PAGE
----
honey vanilla teacake with fresh berries


While I was in Paris, I went to La Grande Épicerie at Le Bon Marché for the first time.   Much to Matt’s chagrin, I slowly meandered down each aisle, admiring rows of beautiful olive oils, yogurts, cheeses, an entire section dedicated to truffles, attempting to consume all of it with my eyes.  I was in absolute food heaven – the freshness, the attention to detail, the quality of the products – I wanted to pack my bags and move into this beautiful, delicious place and never leave.

One particular aisle was comprised entirely of preserves and honey.  I purchased some mountain flower honey {mostly for how beautifully it was packaged and its gorgeous amber color}, but was floored by how good it tasted – so subtly floral and fragrant – it made me realize that I have been eating very mediocre honey for too long.  I knew I had to make something back at home to truly highlight this special ingredient.  I decided upon a simple honey vanilla teacake – the sweet, floral notes of the honey and warm earthiness of the vanilla are perfect in this teacake, especially when topped with a delicious vanilla glaze and fresh raspberries and blackberries.  This a delicious addition to any brunch or afternoon tea.

Recipes continued after the jump>>>




Honey Vanilla Teacake

Makes 1 loaf cake

  • 1/4 pound {1 stick) unsalted butter, at room temperature
  • 1 c. granulated sugar
  • 2 eggs
  • 1 1/2 c. all-purpose flour
  • 1/4 teaspoon baking powder
  • 1/4 teaspoon baking soda
  • 1/2 teaspoon kosher salt
  • 2/3 cup buttermilk, at room temperature
  • 1/2 vanilla bean
  • 2 teaspoons honey

Preheat the oven to 350°F. Grease and flour 1 loaf pan. Line the bottom with parchment paper.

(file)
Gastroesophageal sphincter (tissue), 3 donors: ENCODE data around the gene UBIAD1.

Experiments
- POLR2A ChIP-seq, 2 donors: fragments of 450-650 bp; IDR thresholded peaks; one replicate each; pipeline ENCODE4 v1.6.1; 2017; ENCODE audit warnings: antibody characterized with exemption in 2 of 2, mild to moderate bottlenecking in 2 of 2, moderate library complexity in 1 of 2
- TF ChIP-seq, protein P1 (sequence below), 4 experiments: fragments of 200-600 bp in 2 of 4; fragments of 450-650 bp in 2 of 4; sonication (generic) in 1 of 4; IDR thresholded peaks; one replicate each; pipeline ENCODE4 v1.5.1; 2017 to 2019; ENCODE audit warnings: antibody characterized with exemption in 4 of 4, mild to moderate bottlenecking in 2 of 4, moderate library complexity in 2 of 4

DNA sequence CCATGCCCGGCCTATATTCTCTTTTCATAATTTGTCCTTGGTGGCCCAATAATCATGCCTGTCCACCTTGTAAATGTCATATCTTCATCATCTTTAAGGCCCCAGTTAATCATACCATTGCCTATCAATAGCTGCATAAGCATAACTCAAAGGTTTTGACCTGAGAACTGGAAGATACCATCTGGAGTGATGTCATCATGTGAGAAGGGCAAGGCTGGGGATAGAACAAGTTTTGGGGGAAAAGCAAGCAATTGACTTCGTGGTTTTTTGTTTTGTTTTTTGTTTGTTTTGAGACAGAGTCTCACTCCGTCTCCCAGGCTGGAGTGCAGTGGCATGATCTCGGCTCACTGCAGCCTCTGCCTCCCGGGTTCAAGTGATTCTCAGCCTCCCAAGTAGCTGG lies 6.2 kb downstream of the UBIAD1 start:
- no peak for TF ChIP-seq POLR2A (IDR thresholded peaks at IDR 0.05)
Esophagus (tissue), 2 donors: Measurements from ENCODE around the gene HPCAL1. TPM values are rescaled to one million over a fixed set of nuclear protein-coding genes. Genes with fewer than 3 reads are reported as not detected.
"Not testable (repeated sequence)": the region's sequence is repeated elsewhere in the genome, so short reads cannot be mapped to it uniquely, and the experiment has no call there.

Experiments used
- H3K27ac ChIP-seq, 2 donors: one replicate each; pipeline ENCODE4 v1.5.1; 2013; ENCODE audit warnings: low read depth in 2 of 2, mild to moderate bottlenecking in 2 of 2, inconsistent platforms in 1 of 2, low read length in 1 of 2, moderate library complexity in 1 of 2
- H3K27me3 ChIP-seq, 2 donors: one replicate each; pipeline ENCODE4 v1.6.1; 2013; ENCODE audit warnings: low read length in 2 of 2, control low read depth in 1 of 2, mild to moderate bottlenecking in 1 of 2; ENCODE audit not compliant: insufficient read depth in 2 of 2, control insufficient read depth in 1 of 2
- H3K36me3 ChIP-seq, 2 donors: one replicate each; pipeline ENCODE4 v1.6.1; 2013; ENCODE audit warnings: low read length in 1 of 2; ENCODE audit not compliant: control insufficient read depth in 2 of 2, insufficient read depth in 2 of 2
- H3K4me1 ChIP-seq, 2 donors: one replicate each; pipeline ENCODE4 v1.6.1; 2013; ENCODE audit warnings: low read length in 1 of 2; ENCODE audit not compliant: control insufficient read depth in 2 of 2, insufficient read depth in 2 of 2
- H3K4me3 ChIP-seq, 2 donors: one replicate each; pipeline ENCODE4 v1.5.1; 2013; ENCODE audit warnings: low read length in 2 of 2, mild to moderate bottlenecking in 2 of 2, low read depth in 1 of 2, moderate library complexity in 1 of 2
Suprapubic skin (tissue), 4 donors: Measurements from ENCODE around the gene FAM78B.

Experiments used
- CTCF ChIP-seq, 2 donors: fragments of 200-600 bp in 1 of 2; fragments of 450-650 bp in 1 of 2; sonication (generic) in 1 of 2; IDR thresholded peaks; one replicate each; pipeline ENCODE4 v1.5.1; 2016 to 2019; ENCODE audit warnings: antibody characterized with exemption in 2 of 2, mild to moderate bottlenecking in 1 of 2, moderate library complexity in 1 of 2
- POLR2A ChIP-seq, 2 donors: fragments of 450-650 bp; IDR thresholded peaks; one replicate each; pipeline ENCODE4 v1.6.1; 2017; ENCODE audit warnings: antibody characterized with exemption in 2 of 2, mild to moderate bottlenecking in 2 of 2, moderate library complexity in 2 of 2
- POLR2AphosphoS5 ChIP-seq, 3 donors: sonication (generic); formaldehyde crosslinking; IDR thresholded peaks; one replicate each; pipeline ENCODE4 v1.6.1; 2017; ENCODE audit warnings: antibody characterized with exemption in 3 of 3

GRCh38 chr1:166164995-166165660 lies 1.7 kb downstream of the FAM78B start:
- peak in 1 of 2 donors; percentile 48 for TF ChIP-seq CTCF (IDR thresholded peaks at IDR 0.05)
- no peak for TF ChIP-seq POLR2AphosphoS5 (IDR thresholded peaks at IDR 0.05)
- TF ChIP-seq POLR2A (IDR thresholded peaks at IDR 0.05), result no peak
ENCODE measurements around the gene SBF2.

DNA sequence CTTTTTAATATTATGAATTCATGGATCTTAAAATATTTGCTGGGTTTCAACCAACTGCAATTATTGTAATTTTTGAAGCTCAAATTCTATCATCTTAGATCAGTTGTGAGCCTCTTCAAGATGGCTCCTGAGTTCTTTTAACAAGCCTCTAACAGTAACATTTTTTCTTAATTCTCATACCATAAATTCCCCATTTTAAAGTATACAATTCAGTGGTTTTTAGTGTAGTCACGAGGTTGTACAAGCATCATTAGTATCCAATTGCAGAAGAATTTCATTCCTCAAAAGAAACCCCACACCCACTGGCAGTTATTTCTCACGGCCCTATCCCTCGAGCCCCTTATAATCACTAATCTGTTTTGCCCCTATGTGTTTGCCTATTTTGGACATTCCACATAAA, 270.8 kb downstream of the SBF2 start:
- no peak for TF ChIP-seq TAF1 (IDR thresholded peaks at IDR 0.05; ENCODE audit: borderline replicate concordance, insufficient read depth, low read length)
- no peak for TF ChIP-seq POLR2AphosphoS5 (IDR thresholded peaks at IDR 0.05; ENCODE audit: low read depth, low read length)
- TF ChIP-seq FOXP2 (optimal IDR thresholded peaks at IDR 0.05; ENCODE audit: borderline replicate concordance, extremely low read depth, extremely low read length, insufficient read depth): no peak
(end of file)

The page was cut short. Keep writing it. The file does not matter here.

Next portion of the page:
Cream the butter and sugar in the bowl of an electric mixer fitted with the paddle attachment for about 5 minutes, or until light and fluffy. With the mixer on medium speed, beat in the eggs, 1 at a time.

In a large bowl, sift together the flour, baking powder, baking soda, and salt. In a jug, combine the buttermilk, seeds from vanilla bean and honey. Add the flour and buttermilk mixtures alternately to the batter, beginning and ending with the flour. Divide the batter evenly between the pans, smooth the tops, and bake for 45 minutes to 1 hour, until a cake tester comes out clean.

When the cake is done, let it cool for 10 minutes. Take them out of the pans, place them on a baking rack and allow them to cool completely. Drizzle with icing {recipe below} and top with fresh berries, if desired.

Vanilla Glaze

  • 1 1/2 c. confectioners’ sugar
  • 2 1/2 teaspoons milk
  • Pinch of salt
  • 1/4 teaspoons vanilla extract
  • 1 teaspoon unsalted butter, melted and cooled
  • Food coloring {if desired}

Mix all ingredients {other than food coloring} until creamy and desired consistency is reached.  If the mixture is too thick, add a little more milk.  Stir in food coloring, if using.






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29 Responses to honey vanilla teacake with fresh berries

  1. andmorefood says:

    this looks fantastic! is it of a sponge or butter cake consistency?

  2. Victoria says:

    The texture of this cake looks wonderful….and mmmm….can almost smell it! Looks so good!